In late August 1942, I prepared to enter the first grade at Church Street Elementary School. in East Point, GA  My mother made new shirts and bought me new denim overalls.  Getting ready for school also required a lunch box, a raincoat, and a new pair of shoes.

Mother took me to the Buster Brown Shoe Store in downtown Atlanta for new shoes.  She selected a pair of brown leather high top, lace-up, Brogans with rubber soles and heels.  They were miniature versions of the shoes all of the men in my family wore working in the cotton fields.

I was proud of those shoes.  One new pair of shoes per year was the limit in my non-wealthy family. None of us children wore shoes in the summer.

I remember the first day it rained after getting those new shoes.  Some of the kids had been teasing me, saying I was wearing “farm-worker” shoes to school.  Most of them wore high-top cloth Keds sneakers.  

I wanted to prove to my friends once and for all that my leather Brogans were better than their cloth sneakers. I knew I could prove my argument: cloth sneakers would leak and their feet get wet but my Brogans were water-proof.

The first rainy day gave me the opportunity I was looking for to conduct a test that would prove my Brogans were leak-proof.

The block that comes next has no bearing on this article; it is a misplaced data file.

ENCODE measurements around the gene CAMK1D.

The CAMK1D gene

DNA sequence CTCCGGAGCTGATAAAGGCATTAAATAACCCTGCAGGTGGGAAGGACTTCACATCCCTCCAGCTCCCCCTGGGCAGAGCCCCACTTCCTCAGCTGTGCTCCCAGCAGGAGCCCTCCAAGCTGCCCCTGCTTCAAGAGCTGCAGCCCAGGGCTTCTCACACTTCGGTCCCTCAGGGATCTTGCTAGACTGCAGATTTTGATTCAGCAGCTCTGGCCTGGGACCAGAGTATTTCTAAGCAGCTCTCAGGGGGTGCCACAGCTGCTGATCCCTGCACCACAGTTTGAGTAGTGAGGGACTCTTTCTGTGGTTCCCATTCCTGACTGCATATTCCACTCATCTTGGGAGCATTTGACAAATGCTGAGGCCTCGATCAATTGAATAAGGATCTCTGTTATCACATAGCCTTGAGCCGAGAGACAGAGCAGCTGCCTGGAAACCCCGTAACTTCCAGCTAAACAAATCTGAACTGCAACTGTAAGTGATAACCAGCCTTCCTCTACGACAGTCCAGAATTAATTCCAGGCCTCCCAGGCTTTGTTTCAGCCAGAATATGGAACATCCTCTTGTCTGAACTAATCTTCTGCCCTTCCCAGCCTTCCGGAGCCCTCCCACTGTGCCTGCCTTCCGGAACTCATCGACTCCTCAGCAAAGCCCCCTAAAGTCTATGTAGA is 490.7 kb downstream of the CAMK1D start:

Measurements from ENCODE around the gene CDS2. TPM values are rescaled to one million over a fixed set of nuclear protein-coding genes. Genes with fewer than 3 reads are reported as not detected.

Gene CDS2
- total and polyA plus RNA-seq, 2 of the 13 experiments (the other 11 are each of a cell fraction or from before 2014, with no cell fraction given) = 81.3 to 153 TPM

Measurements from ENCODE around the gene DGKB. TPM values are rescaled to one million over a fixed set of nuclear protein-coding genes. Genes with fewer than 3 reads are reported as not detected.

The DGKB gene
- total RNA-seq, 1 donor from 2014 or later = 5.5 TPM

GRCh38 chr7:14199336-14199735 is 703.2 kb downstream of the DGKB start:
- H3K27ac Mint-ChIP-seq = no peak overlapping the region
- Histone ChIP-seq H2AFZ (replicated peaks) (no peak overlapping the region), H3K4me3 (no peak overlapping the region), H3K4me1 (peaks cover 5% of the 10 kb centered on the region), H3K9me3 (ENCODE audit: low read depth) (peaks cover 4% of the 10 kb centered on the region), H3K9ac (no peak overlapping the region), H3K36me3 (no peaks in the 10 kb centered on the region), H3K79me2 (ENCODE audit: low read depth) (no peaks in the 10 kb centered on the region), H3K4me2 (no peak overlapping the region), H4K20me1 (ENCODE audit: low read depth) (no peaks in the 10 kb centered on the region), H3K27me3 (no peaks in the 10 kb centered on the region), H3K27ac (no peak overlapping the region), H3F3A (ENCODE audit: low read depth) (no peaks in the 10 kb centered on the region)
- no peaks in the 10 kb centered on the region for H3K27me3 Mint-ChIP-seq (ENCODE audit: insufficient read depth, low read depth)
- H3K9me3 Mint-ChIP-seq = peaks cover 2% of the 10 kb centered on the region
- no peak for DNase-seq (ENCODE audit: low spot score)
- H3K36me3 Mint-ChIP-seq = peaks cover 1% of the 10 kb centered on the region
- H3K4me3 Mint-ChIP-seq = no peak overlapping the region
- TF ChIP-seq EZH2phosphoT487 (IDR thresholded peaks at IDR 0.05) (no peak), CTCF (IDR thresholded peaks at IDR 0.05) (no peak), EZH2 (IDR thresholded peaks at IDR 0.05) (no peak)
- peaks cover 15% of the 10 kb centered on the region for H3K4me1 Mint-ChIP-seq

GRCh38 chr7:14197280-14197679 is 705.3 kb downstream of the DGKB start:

During the half-mile walk home from school, I stepped in every water puddle I found along the way.  Even though I did not know it at the time, that day I invented a Principle of Creative Followership – Never Assume What You Can Verify.  I wanted to be certain my shoes did not leak.  They did not.

I was very pleased. The next day at school the sneaker-wearers would be convinced. Brogans were better than sneakers!

And, I had invented a Principle of Creative Followership.

To say that my mother was not interested in me winning the debate or inventing Principles of Creative Followership would be a gross understatement.

During my career, the practice of this principle saved my reputation many times.  There were hundreds of times my boss at Chick-fil-A, Truett Cathy, asked me, “Are you sure?”  I always wanted to be prepared to answer, “Yes!”

Nothing makes you look as foolish, careless, and unprepared as advocating a position or action you could have verified—but chose not to—and it turns out you were dead wrong.   There are many situations where information is vague or nonexistent and can’t be verified or time is not available for verification; therefore, always verify when verification is possible.

If you can verify something, do it!

Never Assume What You Can Verify

The practice of this principle will enhance your career and protect your reputation.

— Jimmy Collins

My book, Creative Followership is available on Amazon,

My latest book,  Jimmy’s Stories is available on Amazon.

Signed and personalized books are available on

Creative Followership;  http://www.bibliocom/book/creative-followership-signed-jimmy=collins/d/1242065835

Jimmy’s Stories;